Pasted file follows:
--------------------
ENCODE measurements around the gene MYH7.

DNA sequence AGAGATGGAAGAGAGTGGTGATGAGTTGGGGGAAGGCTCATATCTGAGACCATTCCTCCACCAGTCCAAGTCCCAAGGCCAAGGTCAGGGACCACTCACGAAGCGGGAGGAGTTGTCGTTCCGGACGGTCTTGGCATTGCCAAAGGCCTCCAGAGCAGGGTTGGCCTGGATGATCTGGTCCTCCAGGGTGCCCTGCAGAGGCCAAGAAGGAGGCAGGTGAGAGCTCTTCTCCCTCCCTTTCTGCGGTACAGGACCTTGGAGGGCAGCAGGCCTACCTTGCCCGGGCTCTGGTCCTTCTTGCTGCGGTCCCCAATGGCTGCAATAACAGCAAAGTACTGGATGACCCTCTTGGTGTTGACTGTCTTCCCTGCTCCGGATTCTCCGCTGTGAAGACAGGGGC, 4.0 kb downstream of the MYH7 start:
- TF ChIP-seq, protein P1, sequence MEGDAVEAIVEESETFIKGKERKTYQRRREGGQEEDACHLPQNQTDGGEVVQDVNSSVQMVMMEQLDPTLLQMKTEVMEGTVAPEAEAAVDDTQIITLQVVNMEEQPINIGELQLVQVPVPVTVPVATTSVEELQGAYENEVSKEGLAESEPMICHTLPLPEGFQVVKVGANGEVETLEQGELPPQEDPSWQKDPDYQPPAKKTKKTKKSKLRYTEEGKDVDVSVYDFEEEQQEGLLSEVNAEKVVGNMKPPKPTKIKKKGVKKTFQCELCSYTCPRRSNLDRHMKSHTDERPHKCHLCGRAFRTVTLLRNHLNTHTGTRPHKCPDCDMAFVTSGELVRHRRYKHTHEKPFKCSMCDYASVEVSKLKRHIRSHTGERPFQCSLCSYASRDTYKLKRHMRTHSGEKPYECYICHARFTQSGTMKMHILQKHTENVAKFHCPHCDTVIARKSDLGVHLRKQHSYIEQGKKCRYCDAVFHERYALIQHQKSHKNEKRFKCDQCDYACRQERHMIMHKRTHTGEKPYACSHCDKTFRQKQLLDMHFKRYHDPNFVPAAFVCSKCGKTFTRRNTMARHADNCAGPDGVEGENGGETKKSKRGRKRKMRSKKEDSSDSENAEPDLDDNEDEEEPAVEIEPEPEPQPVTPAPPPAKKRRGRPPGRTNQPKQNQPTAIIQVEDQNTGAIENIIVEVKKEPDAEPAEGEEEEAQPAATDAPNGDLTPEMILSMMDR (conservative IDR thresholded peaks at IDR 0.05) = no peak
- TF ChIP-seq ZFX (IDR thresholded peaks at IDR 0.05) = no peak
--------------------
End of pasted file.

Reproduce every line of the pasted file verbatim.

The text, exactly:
ENCODE measurements around the gene MYH7.

DNA sequence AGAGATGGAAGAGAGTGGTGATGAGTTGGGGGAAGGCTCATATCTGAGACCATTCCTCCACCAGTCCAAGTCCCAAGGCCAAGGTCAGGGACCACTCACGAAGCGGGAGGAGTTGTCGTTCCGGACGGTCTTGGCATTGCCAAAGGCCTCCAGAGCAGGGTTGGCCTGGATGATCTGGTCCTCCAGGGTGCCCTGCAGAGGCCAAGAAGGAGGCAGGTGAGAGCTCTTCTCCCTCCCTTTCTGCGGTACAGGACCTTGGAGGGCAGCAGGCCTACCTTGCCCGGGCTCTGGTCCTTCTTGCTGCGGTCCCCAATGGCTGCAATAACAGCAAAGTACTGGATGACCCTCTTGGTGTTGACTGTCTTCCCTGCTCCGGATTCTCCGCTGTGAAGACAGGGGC, 4.0 kb downstream of the MYH7 start:
- TF ChIP-seq, protein P1, sequence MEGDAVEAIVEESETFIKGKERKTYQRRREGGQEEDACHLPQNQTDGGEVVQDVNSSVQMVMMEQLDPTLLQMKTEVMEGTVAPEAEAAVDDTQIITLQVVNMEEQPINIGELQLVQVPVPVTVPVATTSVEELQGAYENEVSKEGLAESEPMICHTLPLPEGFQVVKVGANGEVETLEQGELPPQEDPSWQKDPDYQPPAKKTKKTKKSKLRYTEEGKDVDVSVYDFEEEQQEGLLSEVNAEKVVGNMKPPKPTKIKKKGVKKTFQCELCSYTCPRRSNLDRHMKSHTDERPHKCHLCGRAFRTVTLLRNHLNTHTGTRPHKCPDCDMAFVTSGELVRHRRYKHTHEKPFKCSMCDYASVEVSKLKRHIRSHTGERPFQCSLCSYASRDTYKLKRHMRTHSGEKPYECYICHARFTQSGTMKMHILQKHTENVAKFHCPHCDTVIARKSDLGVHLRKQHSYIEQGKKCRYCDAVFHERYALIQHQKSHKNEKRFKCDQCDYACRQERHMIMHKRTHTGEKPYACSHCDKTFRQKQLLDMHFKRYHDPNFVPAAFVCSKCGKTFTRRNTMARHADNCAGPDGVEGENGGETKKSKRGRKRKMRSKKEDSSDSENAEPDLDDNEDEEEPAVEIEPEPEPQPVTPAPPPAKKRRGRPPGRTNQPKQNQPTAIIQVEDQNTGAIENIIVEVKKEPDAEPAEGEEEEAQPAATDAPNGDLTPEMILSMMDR (conservative IDR thresholded peaks at IDR 0.05) = no peak
- TF ChIP-seq ZFX (IDR thresholded peaks at IDR 0.05) = no peak